How do I feel about this?  Pretty creeped out. If a human being trackedGoogle my behavior this closely, I would report him to the police.  I’m being stalked.  And yet, I keep using these resources.  Why?  In part, because everyone else is.  It’s how I keep in touch with my friends around the country.  In fact more and more, it’s how all of us keep in touch.  Some articles suggest that sites like Facebook are killing events like the high school reunion. Who needs to go back to a smelly school when a web page can tell you what your high school nemesis is doing?

And with all that, maybe I don’t want everyone to know what I’m doing?  Maybe I want to hang onto an outmoded Aristotelian public/private divide that is no longer feasible in this hyper-connected society we live in. Marshal McLuhan described our increasing interconnectedness as a global village. In Gutenberg Galaxy (1962) he writes, “And as our senses have gone outside us, Big Brother goes inside. So, unless aware of this dynamic, we shall at once move into a phase of panic terrors, exactly befitting a small world of tribal drums, total interdependence, and superimposed co-existence” (32).  Like a village, everyone knows your business and you depend on them for your existence.

Is this the world we want to live in? Will we all write in Newspeak someday?

Check out Carnegie Mellon University’s privacy grade website to find out how your apps measure up.

Long-Distance Collaborative Writing

I’m currently working three different writing projects with people across the country. I’m collaborative-writingcurrently sitting in a coffeeshop using Facebook instant messenger to discuss an abstract with a collaborator.  In twenty minutes, I’m using Google Hangouts to video conference with two other collaborators about a paper we’re giving in May. And, I’m direct messaging on Twitter with another collaborator about a panel for a conference next year.

Yes, that’s three different methods of social media interaction.

As I navigate this complex web of relationships and work habits, I am reminded that writing is not a solitary activity. This notion is indebted to Lise Ede and Andrea Lunsford’s (1990) Singular Texts/plural Authors. In other words, I always write collaboratively. I always have friends read my drafts and talk through ideas with me. Reciprocally, I do the same for many of my friends, and by doing so, I become a better writer. Moreover, I always imagine an ideal audience and try to anticipate their objections.

So, what changes when I deliberately write with other people?  Well, the digital spaces to share files like Dropbox or Google.docs become essential. Software that allow us to talk in real time become essential because sometimes a thirty minute conversation replaces hours of back and forth emails. Quick check-ins via instant messenger help clear up minor differences of opinion. Social media are essential to contemporary scholarship.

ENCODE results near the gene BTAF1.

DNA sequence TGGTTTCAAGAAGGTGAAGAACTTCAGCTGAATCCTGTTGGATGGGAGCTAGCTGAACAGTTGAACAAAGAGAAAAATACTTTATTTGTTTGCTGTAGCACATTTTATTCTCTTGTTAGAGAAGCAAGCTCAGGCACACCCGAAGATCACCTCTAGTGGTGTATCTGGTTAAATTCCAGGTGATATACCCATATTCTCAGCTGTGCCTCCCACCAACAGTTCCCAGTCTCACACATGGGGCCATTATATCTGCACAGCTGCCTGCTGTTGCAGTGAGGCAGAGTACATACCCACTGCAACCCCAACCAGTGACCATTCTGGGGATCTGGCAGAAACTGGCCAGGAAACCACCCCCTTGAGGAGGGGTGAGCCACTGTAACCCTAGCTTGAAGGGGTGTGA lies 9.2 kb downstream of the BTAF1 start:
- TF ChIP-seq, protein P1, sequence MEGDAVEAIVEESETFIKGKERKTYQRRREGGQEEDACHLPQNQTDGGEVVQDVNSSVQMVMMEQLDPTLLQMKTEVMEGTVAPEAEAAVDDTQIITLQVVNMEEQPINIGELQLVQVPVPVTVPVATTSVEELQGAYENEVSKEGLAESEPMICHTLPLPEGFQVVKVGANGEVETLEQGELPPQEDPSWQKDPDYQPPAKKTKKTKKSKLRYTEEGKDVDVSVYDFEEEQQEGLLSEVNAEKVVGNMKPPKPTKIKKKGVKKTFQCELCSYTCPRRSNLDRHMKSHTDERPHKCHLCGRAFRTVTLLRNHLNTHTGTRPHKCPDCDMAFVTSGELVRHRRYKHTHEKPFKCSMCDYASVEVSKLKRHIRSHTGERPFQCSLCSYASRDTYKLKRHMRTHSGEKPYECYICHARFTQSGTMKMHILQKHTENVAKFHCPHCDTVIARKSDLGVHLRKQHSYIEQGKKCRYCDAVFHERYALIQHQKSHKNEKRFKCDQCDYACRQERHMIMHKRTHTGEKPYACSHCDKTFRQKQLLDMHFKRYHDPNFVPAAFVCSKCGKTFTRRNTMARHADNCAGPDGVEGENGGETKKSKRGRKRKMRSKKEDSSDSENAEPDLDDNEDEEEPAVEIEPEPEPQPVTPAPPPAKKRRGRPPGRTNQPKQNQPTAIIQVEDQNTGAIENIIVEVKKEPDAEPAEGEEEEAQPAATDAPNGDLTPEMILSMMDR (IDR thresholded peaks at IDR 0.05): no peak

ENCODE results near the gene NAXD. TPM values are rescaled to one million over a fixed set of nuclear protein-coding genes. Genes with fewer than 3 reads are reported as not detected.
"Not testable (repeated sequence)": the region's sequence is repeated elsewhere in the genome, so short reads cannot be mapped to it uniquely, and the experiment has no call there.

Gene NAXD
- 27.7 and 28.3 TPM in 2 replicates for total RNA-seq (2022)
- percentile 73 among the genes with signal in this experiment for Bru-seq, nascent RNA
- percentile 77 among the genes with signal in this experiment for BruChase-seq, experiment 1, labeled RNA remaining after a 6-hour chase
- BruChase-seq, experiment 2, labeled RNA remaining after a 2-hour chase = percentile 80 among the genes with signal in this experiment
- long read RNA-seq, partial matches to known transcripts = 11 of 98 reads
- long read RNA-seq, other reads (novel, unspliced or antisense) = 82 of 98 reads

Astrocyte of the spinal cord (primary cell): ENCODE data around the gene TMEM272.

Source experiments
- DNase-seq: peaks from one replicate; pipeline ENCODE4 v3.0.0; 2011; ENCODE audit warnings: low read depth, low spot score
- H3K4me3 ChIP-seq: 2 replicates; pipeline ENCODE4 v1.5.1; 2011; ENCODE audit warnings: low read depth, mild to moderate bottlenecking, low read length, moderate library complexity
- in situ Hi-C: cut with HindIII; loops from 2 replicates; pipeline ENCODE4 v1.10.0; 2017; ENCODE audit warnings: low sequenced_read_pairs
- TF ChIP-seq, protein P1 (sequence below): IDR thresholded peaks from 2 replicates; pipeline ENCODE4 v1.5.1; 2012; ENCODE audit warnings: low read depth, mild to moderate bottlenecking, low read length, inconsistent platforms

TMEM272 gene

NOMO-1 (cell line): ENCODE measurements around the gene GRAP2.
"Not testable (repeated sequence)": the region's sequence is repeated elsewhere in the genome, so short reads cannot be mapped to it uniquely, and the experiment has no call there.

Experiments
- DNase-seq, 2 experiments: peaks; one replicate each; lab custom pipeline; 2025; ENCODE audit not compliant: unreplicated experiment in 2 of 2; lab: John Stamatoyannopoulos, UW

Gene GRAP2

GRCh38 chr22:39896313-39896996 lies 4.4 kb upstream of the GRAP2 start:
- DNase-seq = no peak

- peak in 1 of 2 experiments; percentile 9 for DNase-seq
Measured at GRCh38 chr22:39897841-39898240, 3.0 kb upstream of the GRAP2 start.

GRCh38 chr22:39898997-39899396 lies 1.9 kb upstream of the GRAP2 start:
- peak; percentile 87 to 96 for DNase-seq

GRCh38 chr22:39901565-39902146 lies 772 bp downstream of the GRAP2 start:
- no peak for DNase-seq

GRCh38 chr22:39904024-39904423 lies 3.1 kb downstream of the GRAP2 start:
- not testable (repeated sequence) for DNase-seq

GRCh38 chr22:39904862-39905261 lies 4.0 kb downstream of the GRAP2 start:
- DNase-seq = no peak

Online Violence against Women

It’s crazy coming back from a Conference on College Composition and Communication and trying to readjust to the real world.  While at C’s, I had the privilege of working at the Feminist Workshop and meeting with women at the Women and Working Conditions Special Interest Group. Women from all over the country in a variety of academic positions shared their experiences.

With all of this positivity, I was shocked when I read the news about Ashley Judd’s experience on Twitter. The story begins when, like any other American caught up in March Madness, she tweeted a comment about the success of University of Kentucky’s basketball team. Her tweet was immediately met with a vile and violent response.  She was threatened with rape, called every nasty name in the book, and reduced to a sexual object. Like women calling out other games for sexism in gamergate, Judd became the target of sexual threats.

Judd published a response to the hate in this article entitled, “Forget Your Team: Your Online Violence Toward Girls and Women Is What Can Kiss My Ass.” Judd does a great job of cutting through the crap and getting to the heart of the issue – misogyny. She was targeted with sexual threats because she’s a woman.

Some of her detractors claim this is an issue of free speech and that she part of the idea police. However, I wonder if this is a free speech issue. If someone said, “I’m going to rape you” in the real world, the police could take the threat seriously. I think she’s right to question whether a digital space permits any language.  At the same time, I am loathe to infringe on anyone’s right to free speech. Surely there’s a balance?

Bullying Has No Boundaries

The news is full of stories about young people being bullied to the point of self-harm and suicide. Unfortunately, bullying isn’t a new phenomenon. For example, John Hughes‘s movies (Pretty in Pink and The Breakfast Club) rely on the tension of the bullied vs. the popular.

The big difference today is the constant presences of the interwebs. While Molly Ringwald can curl up in her bedroom and decide not to answer the phone, many students today cannot escape the hate. As their peers post hateful comments on Facebook and Twitter, their phones buzz every time. The tiny chime indicating that you have a new message may begin to feel like Edgar Allan Poe’s “The Bells.”

The Canadian Safe School Network recently produced a video of young people reading mean tweets. 

They are playing with Jimmy Kimmel’s Celebrities Read Mean Tweets segment. When famous actors and athletes read petty comments, we laugh because their success demonstrates how ridiculous the comments are.  However, the humor found in Kimmel’s show falls apart when vulnerable teenagers read tweets about themselves.

Dealing with mean tweets is more difficult for teens. Teenagers do not have the resilience developed through decades of life. Worse than that, Gwyneth Paltrow doesn’t have to face her haters every day in class. She does not have to experience teachers turning a blind eye, or worse participating in bullying. Teens are vulnerable and still shaping their identities. In the digital age, part of that identity is online. Unfortunately, bullying has expanded to make no space safe.